Molecular model of ferritin

Exploring storage proteins

Like putting money in the bank, living things store amino acids for later use

Organisms store proteins as a source of amino acids and metal ions for use later in life. These so-called ‘storage proteins’ are important in development. Plant seeds contain storage proteins to provide amino acids for use in germination and seedling growth. In animals, storage proteins include ovalbumin, which is found in egg white, and casein, which is found in milk.

Ferritin is another storage protein and is found in nearly all living things. It is a globular protein that stores iron intracellularly (inside the cell).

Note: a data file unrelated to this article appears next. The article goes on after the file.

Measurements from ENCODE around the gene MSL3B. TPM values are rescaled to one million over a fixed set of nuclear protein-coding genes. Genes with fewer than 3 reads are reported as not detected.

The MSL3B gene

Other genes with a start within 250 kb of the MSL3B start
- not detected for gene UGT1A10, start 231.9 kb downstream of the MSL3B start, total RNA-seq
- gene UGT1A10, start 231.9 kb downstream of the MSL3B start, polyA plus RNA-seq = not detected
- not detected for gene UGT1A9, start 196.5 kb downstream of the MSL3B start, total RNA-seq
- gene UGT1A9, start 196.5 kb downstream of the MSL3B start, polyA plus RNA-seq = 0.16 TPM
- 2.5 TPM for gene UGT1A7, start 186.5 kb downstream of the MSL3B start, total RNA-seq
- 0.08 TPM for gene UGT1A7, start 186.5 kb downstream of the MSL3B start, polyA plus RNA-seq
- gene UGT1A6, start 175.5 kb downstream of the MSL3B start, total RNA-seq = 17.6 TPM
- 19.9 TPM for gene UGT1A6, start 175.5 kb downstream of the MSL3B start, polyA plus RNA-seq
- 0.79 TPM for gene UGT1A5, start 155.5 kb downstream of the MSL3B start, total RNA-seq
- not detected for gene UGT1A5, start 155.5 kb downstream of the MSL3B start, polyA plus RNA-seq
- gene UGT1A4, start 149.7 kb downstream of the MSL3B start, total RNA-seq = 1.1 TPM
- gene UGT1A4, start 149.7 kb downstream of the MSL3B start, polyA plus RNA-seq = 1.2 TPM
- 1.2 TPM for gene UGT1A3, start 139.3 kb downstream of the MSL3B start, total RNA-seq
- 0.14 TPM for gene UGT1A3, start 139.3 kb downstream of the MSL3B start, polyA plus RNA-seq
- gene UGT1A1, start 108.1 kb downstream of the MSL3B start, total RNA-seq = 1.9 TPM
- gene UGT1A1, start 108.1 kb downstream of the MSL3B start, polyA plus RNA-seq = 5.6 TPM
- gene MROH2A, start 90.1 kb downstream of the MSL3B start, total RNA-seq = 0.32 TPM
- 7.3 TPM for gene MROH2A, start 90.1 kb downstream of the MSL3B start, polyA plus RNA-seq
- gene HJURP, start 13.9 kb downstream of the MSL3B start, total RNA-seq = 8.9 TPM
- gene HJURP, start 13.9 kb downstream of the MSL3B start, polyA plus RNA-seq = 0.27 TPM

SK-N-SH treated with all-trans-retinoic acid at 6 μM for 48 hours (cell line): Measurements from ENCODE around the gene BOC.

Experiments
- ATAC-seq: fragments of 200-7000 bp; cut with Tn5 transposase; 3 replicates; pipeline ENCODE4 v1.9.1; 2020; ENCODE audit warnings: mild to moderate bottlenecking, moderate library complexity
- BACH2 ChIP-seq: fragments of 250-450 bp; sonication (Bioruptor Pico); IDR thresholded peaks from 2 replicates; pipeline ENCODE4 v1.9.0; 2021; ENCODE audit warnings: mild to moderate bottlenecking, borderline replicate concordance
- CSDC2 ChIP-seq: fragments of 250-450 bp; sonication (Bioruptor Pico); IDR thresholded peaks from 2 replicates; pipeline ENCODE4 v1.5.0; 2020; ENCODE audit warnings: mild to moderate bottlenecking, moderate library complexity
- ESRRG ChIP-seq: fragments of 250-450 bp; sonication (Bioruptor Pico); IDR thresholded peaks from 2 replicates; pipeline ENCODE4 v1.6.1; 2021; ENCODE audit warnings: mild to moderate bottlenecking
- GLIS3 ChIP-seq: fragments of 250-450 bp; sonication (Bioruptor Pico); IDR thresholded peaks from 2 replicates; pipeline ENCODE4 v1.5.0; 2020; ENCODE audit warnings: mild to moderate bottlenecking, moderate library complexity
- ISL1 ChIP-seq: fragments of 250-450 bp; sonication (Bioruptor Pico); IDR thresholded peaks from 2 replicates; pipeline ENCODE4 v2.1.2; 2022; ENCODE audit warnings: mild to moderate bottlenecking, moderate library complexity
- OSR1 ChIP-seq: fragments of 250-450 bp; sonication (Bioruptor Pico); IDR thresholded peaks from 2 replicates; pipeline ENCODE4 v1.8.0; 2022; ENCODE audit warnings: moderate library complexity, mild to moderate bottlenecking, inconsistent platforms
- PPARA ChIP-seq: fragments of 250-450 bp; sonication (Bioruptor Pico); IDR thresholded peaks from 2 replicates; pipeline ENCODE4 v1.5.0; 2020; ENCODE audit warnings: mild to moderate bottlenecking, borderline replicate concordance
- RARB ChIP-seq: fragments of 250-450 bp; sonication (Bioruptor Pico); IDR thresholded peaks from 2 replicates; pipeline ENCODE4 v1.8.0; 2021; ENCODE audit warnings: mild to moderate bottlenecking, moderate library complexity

Doctors measure the ferritin level in the blood if they suspect a person of having iron-deficiency anaemia. This is a condition in which low iron can cause a lack of healthy red blood cells.

Lead image:

The iron storage molecule ferritin consists of 24 subunits arranged in a spherical shell around a central cavity.

Peter Artymiuk/Wellcome Images CC BY NC ND

About this resource

This resource was first published in ‘Proteins’ in January 2014.

Cell biology, Health, infection and disease, Biotechnology and engineering
Education levels:
16–19, Continuing professional development